“Loquacious Fowl” and Other Writing Fouls…


Copywriting legend John Carlton dropped this truth bomb on his email list yesterday:

Finding the right words matter.

“Smart sounding speech” does NOT equal real communication.

When telling a joke, saying, “A loquacious Antarctic fowl entered a libations establishment…”

… does NOT pack the same punch as “A penguin walks into a bar.”

The one who wins a debate is the one who connects with the audience in the most fundamental, feisty way.

Facts don’t win.

Carefully constructed diatribes don’t win.

Even being right won’t win.


The winner will always be the dude or dudette who cracks the crowd up, and delights their ear with unexpected language.

“A loquacious Antarctic fowl entered a libations establishment.” Ha!

Reminds me of the time a music critic on NPR described a song as “casual profundity.”

The co-host agreed.

My reaction: “What the heck is “casual profundity!?”

I looked it up. According to Webster’s, profundity means “Intellectual depth” or “the quality or state of being profound or deep.”

Ahhh. Profund-ity as in “profound.” I get it now.

But I still don’t get what it means to describe a song as “casual profundity.”

This podcast was on National Public Radio. NPR attracts listeners who are smart and sophisticated, or who like to think they are.

So maybe it makes sense for an NPR critic to describe a song as “casual profundity.” Maybe most NPR listeners know “profundity” without reaching for the dictionary. Maybe NPR listeners hear those big words, and it reminds them that they have big brains. Or maybe many of those big-brained NPR listeners nod along with the review — even if they don’t know what the big words mean.

Back in my big-word days, I would have nodded along like that. I would never admit not knowing “profundity.”

But no longer. I admit it now: “I don’t know “profundity.”

Gimme small words. Gimme simplicity. Gimme humor. Gimme more John Carlton.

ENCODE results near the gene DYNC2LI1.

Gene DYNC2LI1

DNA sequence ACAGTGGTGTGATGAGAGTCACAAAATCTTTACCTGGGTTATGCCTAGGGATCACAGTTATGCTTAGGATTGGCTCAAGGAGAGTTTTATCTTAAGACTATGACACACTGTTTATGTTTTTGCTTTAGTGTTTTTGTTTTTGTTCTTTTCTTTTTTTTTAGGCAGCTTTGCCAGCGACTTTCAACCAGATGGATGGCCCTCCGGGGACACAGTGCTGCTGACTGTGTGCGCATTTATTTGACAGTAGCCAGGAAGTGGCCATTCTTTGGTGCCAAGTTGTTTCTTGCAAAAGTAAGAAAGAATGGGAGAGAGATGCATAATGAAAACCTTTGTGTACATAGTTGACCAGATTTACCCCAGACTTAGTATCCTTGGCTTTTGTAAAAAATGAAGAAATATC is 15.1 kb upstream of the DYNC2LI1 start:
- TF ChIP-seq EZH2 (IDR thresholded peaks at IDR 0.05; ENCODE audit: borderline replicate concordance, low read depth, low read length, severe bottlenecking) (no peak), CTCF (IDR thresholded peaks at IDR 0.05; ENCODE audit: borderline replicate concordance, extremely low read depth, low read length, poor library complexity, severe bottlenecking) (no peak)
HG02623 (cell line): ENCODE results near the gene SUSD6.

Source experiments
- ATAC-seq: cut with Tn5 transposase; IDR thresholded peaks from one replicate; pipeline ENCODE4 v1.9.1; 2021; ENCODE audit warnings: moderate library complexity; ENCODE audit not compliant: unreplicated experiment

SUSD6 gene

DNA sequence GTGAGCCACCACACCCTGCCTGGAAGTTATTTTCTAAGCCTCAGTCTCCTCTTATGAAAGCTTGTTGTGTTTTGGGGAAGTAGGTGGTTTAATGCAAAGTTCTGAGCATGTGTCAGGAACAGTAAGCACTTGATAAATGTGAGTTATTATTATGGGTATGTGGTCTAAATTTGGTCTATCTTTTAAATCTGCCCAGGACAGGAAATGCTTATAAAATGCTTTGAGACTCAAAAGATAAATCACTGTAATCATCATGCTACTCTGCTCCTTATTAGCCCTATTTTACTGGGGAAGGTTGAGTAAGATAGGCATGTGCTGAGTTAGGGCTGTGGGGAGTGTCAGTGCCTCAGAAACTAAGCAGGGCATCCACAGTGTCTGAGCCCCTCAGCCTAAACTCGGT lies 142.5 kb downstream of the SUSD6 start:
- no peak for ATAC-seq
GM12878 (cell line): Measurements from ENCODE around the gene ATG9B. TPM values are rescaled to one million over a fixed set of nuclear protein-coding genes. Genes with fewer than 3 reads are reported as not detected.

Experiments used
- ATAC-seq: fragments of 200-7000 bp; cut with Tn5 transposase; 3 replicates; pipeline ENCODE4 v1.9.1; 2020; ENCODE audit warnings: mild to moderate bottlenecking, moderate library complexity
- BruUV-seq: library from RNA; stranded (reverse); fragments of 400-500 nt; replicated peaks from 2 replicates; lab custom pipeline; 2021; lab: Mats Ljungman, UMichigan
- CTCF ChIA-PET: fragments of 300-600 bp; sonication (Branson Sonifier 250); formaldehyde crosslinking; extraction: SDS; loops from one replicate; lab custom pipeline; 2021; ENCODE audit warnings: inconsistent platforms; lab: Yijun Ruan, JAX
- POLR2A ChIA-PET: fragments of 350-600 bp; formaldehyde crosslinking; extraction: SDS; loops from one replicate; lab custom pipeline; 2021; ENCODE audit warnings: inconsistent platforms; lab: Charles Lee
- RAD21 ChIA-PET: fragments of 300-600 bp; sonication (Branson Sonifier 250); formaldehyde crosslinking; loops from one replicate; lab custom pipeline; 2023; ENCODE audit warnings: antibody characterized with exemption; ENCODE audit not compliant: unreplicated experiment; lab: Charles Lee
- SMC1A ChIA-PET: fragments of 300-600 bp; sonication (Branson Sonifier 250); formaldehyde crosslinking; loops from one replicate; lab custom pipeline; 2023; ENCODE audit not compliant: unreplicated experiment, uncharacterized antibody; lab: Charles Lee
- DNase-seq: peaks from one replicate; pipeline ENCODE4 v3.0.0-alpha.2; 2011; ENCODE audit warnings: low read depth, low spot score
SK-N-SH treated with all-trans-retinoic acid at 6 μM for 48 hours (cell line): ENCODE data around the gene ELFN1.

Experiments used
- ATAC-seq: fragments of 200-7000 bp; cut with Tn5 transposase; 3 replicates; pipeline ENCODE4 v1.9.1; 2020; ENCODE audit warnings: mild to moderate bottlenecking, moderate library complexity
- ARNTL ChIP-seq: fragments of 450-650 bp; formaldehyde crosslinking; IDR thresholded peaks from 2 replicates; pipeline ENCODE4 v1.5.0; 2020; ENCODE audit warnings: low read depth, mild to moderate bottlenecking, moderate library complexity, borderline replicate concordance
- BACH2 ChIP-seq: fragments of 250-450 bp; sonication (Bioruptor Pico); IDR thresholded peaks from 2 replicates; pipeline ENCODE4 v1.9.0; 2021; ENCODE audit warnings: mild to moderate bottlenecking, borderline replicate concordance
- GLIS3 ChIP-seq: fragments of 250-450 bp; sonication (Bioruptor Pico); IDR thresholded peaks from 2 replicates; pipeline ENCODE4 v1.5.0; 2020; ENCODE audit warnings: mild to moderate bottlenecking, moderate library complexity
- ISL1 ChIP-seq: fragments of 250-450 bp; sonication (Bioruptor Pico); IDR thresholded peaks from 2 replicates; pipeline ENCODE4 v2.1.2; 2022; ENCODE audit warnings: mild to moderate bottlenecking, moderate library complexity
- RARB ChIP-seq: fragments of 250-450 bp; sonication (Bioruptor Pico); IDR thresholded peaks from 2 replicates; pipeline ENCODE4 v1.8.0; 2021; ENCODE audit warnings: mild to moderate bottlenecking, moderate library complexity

If I ran a radio network that catered to people who like to think of themselves as smart, I might view this differently.

But I’m a marketer. And I help people deliver their stories clearly and concisely. So prospects get it. So prospects smile and laugh. So prospects respond. So prospects buy.

Marketers don’t want prospects to think, “What the heck does that mean!?”

That’s bad for sales.

So when you write your business stories, when you write sales copy, look out for those big words. Get rid of ‘em — unless no other word will work.

There’s often a simpler word. A shorter word. A more widely-known word.

In most cases, you can find a simpler, shorter, widely-known word that means the same as the big word. The small word paints the same picture, tells the same story.

And because it’s a small word, not a big word, more people understand the story. Fewer people will say “What the heck does that mean?!”

That’s the point. When you tell a story, you want it to connect.

One last thing…

If you’re reading this before 11:30 a.m. EDT, you still have time to attend the masterclass: How to Create Prospect-Attracting Lead Magnets AND Business-Generating Follow-Ups — Without Working Your Tail Off.

Details and registration here.

Don't go away yet..

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Tom Ruwitch

Tom Ruwitch is the founder and CEO of Story Power Marketing. For more than 30 years, he has helped businesses grow by delivering powerful stories using a variety of different media.